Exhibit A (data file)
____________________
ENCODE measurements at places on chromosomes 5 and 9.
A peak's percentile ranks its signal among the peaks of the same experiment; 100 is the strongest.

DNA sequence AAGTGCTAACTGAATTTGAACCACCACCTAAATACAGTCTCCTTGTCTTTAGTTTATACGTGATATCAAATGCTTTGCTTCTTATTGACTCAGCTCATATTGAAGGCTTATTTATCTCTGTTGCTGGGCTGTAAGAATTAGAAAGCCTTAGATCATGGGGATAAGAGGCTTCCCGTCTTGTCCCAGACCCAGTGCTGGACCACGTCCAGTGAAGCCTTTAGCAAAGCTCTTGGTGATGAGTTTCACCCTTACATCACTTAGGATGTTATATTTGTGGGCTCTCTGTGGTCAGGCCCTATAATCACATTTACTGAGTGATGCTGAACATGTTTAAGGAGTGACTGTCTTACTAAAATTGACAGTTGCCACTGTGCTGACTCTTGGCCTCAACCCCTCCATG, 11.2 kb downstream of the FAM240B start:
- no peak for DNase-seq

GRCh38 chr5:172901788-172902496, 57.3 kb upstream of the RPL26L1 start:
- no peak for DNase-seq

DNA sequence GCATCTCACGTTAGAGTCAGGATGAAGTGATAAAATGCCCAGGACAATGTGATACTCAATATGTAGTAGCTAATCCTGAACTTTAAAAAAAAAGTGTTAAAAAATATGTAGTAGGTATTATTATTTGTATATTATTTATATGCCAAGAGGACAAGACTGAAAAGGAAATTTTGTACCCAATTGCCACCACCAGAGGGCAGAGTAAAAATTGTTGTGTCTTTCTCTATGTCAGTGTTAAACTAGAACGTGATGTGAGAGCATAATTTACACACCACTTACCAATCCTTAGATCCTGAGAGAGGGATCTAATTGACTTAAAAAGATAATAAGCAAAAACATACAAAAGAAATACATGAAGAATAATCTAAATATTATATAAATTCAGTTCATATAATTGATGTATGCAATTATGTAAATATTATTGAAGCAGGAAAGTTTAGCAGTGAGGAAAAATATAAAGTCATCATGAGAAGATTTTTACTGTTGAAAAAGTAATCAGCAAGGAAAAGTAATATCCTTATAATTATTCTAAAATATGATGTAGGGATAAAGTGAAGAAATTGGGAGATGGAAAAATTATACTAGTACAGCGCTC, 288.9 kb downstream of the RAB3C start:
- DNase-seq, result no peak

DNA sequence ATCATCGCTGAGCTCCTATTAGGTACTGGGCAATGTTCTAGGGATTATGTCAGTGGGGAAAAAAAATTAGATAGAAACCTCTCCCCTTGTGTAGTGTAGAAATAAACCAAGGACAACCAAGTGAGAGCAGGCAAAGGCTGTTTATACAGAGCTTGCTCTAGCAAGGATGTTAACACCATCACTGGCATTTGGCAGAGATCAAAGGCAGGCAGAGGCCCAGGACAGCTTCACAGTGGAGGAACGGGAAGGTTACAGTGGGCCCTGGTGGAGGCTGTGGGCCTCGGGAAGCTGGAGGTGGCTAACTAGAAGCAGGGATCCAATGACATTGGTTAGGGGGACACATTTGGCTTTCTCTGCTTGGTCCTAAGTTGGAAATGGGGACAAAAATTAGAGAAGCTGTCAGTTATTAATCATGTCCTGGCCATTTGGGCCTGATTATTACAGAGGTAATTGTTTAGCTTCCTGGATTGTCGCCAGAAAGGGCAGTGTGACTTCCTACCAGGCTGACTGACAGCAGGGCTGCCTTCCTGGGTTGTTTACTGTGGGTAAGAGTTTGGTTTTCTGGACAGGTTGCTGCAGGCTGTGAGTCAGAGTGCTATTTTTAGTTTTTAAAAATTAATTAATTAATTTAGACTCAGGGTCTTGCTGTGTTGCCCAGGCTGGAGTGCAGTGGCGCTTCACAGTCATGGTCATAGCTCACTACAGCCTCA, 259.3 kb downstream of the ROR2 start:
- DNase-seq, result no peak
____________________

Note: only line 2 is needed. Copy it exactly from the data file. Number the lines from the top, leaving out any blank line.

A peak's percentile ranks its signal among the peaks of the same experiment; 100 is the strongest.